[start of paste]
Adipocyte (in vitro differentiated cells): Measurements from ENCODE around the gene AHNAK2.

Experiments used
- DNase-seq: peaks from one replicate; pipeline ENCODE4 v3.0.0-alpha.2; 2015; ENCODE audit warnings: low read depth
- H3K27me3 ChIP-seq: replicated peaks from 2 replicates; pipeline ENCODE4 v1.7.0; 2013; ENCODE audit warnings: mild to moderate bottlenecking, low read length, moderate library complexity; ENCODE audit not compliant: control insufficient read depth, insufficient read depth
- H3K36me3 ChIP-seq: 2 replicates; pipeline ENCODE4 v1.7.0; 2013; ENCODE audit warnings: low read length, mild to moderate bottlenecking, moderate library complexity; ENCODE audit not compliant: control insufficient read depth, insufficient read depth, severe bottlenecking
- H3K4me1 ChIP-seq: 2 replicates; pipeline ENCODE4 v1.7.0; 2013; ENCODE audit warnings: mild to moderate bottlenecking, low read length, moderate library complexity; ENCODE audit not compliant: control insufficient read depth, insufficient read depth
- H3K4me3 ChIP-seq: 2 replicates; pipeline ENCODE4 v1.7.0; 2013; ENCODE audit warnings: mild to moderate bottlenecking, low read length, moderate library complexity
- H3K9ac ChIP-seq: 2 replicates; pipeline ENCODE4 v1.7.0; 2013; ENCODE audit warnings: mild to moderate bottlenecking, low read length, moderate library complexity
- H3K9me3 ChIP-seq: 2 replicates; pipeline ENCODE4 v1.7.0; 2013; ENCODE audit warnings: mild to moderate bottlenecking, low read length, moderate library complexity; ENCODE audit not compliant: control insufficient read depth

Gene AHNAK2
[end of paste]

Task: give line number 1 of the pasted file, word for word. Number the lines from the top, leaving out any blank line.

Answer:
Adipocyte (in vitro differentiated cells): Measurements from ENCODE around the gene AHNAK2.